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Greg Ferro
Greg Ferro
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Cisco’s Spending Spree: An Analysis

This November Cisco bought three companies in the space of about 10 days. I’ll examine whether these purchases are part of a larger strategic move, or simply the result of internal competition among Cisco’s business units.

The holiday shopping season is in high gear, but consumers aren't the only ones opening their wallets. Cisco has been on its own buying spree lately, picking up two software companies and a WLAN vendor in the month of November.

Of the three companies recently purchased--Cariden, Cloupia and Meraki--Cariden is the most striking. Cariden's core software product could best be described as path and network analysis software. It gathers configuration data from the network devices, then maps data into a network graph, performing mathematical modeling to deliver predictive analytics and resource mediation of the carrier network.

Cariden has solved key analytical problems such as bandwidth structuring, resource prediction and path weakness in the carrier networks. In discussions with Cariden earlier this year, it was clear to me its technology could readily be adapted as an SDN application.

In a Cisco context, Cariden is a mature and proven software platform that carriers trust for network planning and design. Integration with Cisco's OnePK SDN strategy means that Cariden can close the loop from a "read and report" operation to "read, analyze and configure" for dynamic network configuration. And this matters for demand placement in terms of allocating bandwidth on different paths in carrier backbones on a time of day (sometimes known as "routing for dollars").

The Cloupia acquisition is intended to bolster Cisco's data center software automation suite. Cisco already has the Intelligent Automation for Cloud and Network Services Manager options from previous acquisitions, but these tools focus only on Cisco and aren't usable for customers with non-Cisco assets, such as storage arrays.

Cloupia's software provides automation within converged infrastructure stacks for tasks such as server provisioning, VDI and orchestration across the compute/network/storage stratum.

This is the first sign that Cisco realizes it must integrate with partners to provide cloud automation. Until now, Cisco has made software for Cisco products and no one else's. Cisco "encourages" customers to buy only its products by refusing support or integration. Until Cisco buys, at least, a storage company, then third-party integration in cloud platforms will always be a requirement. As such, Cloupia provides a mechanism for integrating NetApp and EMC storage into a Cisco private cloud based on UCS servers and Nexus networking.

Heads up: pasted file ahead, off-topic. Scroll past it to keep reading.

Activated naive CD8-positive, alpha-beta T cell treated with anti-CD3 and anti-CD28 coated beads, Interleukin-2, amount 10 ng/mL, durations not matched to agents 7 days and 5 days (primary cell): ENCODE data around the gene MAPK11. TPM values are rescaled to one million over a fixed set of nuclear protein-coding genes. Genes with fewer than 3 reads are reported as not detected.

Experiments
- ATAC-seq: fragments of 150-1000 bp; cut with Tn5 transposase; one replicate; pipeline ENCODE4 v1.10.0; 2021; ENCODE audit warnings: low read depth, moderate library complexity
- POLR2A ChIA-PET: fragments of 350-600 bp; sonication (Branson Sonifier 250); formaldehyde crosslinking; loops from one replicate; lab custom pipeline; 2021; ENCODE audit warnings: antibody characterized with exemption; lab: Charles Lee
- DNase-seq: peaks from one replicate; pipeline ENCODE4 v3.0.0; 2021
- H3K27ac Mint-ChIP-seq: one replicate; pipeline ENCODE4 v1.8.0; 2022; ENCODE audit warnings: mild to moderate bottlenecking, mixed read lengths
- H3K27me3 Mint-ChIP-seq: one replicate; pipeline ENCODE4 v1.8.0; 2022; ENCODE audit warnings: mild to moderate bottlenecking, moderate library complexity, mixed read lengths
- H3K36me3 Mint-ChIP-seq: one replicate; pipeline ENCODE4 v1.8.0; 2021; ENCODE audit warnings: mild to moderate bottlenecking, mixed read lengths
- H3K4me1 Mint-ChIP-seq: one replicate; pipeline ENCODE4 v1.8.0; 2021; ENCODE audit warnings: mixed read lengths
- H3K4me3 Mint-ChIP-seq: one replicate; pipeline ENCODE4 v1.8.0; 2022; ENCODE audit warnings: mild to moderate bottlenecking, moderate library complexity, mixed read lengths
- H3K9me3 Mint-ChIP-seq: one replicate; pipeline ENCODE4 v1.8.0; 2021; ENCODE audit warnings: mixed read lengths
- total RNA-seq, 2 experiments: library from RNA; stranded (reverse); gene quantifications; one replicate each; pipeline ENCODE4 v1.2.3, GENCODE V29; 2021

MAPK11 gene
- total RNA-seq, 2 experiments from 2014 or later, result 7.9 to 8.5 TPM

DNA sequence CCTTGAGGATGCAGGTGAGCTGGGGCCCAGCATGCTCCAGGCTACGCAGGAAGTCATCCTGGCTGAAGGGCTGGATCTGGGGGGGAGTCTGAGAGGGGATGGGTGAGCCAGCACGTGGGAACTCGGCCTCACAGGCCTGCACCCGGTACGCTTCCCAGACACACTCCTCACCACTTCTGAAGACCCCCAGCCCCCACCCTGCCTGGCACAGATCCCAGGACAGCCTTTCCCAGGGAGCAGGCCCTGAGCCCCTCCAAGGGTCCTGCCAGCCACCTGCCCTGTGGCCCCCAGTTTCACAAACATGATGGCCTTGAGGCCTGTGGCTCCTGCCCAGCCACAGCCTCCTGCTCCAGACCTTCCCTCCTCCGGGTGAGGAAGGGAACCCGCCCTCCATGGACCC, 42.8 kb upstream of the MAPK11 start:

And, finally, Cisco has a better chance of going head to head with EMC's Ionix in global accounts. EMC's software portfolio is an enormous revenue and profit center for the VCE joint venture and, if stories are true, a source of much angst between Cisco and EMC executives because EMC garners as much as 75% of the profit in a vBlock sale.

As for Meraki, it seems most likely the WLAN vendor was acquired for its cloud management platform, given that Cisco already has a large wireless portfolio with wide customer acceptance (if not always a high degree of customer satisfaction).

The cloud-based management involves devices located at the customer premises sending data over encrypted Internet connections to an off premise service. The complexity of wireless networks requires software tools to manage, monitor and maintain access points and controllers--the CLI simply isn't enough to keep the system under control. That challenge is exacerbated if you have a network with many remote sites, each with its own WLAN. The cloud platform provides a unified management interface.

Next page: Coherent Strategy Lacking

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User Rank: Apprentice
12/12/2012 | 6:59:04 PM
re: Cisco’s Spending Spree: An Analysis
Good analysis, Greg. Cloupia capabilities are right on for the software-defined network and its acquisition was an important one to Cisco. The overall problem of a network device company needing to become a software company is worth further attention. Sun Microsystems was a hardware company that should have become a software company -- it had a thriving software company inside it -- and we know what happened there. Charlie Babcock, editor at large, InformationWeek
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